(Medical Xpress)—Late-life depression is associated with an increased risk for all-cause dementia, Alzheimer's disease and, most predominantly, vascular dementia, according to the results of a new meta-analysis published ...

Blood biomarker could mark severe cognitive decline, quicker progression among Parkinson's patients

September 18, 2013
A genetic mutation, known as GBA, that leads to early onset of Parkinson's disease and severe cognitive impairment (in about 4 to 7 percent of all patients with the disease) also alters how specific lipids, ceramides and ...

Late-life depression associated with prevalent mild cognitive impairment, increased risk of dementia

December 31, 2012
Depression in a group of Medicare recipients ages 65 years and older appears to be associated with prevalent mild cognitive impairment and an increased risk of dementia, according to a report published Online First by Archives ...

No link between anesthesia, dementia in elderly

May 1, 2013
Elderly patients who receive anesthesia are no more likely to develop long-term dementia or Alzheimer's disease than other seniors, according to new Mayo Clinic research. The study analyzed thousands of patients using the ...

Recommended for you

Not being aware of memory problems predicts onset of Alzheimer's disease

February 15, 2018
Doctors who work with individuals at risk of developing dementia have long suspected that patients who do not realize they experience memory problems are at greater risk of seeing their condition worsen in a short time frame, ...

Researchers successfully reverse Alzheimer's disease in mouse model

February 14, 2018
A team of researchers from the Cleveland Clinic Lerner Research Institute have found that gradually depleting an enzyme called BACE1 completely reverses the formation of amyloid plaques in the brains of mice with Alzheimer's ...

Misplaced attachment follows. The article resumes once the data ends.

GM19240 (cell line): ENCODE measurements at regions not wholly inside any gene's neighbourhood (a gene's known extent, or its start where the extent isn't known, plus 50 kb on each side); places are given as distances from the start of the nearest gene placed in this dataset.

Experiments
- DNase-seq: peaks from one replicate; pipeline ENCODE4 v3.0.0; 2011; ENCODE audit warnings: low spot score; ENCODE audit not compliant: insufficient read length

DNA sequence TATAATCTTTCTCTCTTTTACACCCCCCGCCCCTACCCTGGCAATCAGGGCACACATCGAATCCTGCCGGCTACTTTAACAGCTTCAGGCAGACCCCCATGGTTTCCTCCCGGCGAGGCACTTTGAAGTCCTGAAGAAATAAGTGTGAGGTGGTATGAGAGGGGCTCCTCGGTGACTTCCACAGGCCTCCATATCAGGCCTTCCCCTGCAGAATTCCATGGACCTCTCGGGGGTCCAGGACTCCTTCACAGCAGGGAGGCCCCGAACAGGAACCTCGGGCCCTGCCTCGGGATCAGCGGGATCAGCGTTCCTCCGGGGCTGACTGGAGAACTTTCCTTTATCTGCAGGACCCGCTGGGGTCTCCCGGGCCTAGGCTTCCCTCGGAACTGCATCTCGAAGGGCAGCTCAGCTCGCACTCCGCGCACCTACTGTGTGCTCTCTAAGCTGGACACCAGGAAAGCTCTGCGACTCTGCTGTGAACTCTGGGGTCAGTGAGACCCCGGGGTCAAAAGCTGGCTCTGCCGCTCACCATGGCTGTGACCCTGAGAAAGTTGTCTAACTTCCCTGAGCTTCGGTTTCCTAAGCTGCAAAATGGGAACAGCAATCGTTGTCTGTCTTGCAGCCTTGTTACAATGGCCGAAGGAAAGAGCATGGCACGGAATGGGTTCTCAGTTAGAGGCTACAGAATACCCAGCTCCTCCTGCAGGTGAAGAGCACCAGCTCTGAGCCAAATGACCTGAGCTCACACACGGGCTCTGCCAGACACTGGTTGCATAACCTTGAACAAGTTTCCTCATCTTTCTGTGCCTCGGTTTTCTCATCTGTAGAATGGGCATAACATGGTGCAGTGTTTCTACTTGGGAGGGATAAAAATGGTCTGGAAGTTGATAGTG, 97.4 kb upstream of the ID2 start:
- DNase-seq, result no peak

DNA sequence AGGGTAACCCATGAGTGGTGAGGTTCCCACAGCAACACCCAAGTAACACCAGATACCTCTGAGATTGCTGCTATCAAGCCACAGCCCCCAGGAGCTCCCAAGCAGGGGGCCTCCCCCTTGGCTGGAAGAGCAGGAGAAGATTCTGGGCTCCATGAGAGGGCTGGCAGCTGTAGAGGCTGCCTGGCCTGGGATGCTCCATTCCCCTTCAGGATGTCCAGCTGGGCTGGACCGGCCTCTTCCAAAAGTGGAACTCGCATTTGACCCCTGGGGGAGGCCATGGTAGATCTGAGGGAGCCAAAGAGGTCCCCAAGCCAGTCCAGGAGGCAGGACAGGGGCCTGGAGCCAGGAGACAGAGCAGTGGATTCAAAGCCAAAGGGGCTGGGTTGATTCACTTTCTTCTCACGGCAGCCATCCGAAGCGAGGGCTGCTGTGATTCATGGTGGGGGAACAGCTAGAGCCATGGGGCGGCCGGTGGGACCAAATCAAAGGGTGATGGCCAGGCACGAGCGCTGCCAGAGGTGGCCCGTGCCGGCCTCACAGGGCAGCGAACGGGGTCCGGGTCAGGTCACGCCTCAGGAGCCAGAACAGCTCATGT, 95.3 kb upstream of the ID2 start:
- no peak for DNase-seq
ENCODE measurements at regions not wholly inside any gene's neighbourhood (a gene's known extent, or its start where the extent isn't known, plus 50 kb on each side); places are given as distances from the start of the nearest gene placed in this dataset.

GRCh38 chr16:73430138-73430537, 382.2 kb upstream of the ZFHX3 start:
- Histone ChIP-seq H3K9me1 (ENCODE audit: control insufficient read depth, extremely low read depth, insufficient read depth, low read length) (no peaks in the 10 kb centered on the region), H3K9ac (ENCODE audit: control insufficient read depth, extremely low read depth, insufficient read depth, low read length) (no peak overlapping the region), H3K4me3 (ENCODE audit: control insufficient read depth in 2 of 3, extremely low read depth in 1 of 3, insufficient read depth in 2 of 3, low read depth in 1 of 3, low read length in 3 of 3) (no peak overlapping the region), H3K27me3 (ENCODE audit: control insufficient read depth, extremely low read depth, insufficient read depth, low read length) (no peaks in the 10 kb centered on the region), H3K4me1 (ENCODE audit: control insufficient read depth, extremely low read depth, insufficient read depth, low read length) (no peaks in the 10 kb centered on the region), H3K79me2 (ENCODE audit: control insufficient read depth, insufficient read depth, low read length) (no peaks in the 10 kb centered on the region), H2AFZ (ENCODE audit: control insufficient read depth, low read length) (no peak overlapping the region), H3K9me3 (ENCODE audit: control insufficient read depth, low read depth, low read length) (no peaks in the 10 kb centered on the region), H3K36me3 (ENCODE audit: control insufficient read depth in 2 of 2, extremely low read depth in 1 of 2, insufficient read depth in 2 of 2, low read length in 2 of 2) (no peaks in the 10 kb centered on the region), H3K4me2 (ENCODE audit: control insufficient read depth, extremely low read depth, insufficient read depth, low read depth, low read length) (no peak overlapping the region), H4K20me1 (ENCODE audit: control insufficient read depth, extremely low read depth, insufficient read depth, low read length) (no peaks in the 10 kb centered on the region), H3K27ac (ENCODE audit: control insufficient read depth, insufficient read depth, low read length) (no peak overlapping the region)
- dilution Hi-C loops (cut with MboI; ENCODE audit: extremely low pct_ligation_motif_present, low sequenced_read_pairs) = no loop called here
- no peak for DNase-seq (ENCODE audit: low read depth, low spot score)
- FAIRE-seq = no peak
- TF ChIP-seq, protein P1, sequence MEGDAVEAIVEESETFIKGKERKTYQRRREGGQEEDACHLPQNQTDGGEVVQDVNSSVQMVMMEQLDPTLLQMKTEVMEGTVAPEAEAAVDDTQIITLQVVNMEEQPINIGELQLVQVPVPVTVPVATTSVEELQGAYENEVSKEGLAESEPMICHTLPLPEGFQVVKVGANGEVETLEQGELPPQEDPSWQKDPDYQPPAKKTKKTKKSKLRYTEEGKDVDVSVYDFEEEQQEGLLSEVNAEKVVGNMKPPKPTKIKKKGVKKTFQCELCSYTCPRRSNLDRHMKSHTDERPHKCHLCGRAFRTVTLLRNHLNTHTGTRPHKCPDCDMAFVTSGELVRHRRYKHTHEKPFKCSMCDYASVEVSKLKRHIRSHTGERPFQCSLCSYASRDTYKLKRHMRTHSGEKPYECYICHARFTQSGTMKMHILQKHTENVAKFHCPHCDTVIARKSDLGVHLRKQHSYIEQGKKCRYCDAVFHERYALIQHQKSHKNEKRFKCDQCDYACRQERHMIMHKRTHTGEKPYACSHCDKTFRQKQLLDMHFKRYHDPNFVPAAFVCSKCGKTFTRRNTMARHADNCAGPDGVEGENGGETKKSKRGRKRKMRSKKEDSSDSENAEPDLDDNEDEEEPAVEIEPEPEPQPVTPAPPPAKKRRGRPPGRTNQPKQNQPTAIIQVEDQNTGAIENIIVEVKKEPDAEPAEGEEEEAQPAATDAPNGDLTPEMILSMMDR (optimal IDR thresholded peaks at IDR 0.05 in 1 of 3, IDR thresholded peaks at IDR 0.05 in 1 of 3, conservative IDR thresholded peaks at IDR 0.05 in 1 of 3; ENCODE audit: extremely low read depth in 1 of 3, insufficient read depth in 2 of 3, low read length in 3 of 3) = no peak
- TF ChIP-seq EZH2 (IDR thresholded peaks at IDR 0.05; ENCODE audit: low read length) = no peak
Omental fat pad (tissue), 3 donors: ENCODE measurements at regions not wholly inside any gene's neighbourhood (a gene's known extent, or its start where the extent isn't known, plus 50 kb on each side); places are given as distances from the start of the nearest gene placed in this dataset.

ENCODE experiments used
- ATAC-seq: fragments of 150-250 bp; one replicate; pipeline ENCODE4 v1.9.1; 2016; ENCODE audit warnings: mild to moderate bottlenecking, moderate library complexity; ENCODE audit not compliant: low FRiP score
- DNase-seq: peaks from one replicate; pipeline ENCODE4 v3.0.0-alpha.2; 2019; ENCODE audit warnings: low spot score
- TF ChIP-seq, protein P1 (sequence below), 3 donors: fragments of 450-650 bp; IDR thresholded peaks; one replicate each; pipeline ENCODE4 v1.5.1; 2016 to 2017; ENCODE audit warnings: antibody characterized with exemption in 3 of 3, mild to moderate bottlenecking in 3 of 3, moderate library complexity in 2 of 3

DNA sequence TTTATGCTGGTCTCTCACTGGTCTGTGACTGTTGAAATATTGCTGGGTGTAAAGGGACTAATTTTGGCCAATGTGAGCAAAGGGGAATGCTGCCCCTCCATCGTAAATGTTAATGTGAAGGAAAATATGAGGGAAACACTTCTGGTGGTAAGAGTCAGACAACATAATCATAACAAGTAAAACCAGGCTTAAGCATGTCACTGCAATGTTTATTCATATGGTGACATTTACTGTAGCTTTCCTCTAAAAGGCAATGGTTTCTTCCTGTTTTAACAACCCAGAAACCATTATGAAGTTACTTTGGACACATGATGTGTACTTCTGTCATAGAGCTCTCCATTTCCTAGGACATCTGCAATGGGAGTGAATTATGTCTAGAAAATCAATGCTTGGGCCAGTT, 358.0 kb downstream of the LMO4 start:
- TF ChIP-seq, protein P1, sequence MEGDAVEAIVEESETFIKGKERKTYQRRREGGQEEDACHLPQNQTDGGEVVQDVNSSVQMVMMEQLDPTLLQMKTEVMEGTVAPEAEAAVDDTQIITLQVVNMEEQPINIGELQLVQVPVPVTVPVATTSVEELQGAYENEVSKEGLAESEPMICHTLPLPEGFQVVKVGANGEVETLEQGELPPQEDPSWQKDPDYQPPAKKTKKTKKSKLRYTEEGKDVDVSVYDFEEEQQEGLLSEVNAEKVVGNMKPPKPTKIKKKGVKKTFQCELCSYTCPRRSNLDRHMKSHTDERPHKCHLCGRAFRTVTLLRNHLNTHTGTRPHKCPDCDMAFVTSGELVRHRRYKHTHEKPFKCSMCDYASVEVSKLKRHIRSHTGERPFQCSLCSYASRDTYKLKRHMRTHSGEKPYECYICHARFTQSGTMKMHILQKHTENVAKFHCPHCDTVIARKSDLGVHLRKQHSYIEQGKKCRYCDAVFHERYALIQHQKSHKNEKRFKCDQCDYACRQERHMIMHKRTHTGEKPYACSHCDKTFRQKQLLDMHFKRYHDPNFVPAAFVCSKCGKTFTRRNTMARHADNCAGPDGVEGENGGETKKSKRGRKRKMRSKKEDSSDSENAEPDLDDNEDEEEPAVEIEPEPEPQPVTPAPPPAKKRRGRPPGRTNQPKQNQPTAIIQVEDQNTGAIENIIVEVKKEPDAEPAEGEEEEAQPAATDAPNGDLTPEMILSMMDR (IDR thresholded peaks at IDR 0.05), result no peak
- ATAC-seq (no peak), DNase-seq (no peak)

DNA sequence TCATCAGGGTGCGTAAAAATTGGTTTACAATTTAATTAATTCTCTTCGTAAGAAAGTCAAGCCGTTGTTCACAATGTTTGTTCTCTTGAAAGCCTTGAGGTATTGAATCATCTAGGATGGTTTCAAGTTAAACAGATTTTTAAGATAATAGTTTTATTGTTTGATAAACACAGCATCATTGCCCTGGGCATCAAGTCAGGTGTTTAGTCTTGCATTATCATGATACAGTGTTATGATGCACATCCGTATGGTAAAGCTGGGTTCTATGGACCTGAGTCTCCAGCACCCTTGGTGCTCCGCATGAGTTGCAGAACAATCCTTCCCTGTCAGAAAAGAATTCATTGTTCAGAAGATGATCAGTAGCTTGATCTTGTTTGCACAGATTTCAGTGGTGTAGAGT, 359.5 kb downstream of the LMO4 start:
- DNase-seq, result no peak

Poor fitness linked to weaker brain fiber, higher dementia risk

February 14, 2018
Scientists have more evidence that exercise improves brain health and could be a lifesaving ingredient that prevents Alzheimer's disease.

Compound prevents neurological damage, shows cognitive benefits in mouse model of Alzheimer's disease

February 7, 2018
The supplement nicotinamide riboside (NR) – a form of vitamin B3 – prevented neurological damage and improved cognitive and physical function in a new mouse model of Alzheimer's disease. The results of the study, conducted ...

Positive attitudes about aging reduce risk of dementia in older adults

February 7, 2018
Research has shown that older persons who have acquired positive beliefs about old age from their surrounding culture are less likely to develop dementia. This protective effect was found for all participants, as well as ...

One in five older adults experience brain network weakening following knee replacement surgery

February 7, 2018
A new University of Florida study finds that 23 percent of adults age 60 and older who underwent a total knee replacement experienced a decline in activity in at least one region of the brain responsible for specific cognitive ...

0 comments

Please sign in to add a comment. Registration is free, and takes less than a minute. Read more

Click here to reset your password.
Sign in to get notified via email when new comments are made.